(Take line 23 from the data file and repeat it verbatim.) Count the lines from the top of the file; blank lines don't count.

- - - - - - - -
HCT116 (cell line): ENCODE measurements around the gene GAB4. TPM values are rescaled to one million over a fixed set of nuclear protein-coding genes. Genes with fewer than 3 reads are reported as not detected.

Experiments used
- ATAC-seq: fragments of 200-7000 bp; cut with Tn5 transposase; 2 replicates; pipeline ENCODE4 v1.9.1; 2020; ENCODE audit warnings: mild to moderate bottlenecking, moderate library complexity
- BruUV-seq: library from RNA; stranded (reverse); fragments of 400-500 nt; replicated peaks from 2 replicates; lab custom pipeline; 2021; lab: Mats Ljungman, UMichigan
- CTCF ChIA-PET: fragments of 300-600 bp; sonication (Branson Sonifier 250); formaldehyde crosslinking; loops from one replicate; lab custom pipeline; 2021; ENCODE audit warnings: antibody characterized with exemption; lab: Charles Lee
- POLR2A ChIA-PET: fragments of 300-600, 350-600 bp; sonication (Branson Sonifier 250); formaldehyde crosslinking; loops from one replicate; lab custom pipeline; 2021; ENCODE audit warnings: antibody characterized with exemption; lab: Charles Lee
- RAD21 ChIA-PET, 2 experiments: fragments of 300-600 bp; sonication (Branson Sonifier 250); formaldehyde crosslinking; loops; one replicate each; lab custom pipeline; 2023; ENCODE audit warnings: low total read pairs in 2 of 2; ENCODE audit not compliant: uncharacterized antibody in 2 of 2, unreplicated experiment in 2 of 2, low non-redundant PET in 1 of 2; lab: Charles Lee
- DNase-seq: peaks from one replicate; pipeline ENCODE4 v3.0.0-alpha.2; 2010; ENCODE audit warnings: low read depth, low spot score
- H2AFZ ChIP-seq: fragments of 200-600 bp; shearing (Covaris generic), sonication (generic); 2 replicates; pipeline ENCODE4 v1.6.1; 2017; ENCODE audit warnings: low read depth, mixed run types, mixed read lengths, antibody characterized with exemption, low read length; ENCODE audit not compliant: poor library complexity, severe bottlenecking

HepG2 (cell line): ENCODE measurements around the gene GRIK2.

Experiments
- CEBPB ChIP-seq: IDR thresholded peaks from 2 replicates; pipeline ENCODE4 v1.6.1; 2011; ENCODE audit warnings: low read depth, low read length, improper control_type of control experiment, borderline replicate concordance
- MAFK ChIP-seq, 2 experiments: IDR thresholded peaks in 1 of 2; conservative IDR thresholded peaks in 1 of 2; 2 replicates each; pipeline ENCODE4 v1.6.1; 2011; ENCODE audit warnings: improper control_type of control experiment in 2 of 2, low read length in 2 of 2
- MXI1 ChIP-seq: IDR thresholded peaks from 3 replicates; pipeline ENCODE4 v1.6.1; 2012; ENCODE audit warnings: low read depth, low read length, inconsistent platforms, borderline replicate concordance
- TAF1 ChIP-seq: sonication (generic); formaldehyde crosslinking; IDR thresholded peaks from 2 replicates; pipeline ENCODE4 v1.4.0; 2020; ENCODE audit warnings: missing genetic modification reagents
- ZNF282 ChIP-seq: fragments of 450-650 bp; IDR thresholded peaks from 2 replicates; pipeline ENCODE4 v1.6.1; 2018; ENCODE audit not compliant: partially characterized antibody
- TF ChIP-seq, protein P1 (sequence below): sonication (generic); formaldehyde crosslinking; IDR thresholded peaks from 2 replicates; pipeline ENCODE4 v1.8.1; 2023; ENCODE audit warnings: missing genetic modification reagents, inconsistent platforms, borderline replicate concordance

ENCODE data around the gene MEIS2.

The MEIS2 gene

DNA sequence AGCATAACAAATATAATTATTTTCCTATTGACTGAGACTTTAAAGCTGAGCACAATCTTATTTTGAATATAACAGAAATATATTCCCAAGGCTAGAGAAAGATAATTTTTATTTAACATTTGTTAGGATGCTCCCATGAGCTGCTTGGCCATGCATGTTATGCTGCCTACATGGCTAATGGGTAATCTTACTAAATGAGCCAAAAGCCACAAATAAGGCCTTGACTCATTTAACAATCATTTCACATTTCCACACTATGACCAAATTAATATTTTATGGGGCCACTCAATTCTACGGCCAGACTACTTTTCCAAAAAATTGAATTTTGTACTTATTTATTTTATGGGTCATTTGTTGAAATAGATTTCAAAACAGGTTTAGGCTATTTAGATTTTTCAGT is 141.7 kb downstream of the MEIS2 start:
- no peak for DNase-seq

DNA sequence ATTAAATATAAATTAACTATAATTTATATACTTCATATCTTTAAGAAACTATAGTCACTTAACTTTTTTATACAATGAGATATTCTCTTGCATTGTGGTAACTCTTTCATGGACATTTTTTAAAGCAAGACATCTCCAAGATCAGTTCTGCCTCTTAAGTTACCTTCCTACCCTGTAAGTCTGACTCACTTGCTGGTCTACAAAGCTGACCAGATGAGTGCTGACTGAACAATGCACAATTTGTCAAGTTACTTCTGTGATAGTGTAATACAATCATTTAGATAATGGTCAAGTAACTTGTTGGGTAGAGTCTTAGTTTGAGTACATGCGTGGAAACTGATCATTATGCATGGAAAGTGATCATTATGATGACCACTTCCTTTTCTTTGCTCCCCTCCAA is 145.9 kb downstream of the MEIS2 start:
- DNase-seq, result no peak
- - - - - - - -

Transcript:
- DNase-seq, result no peak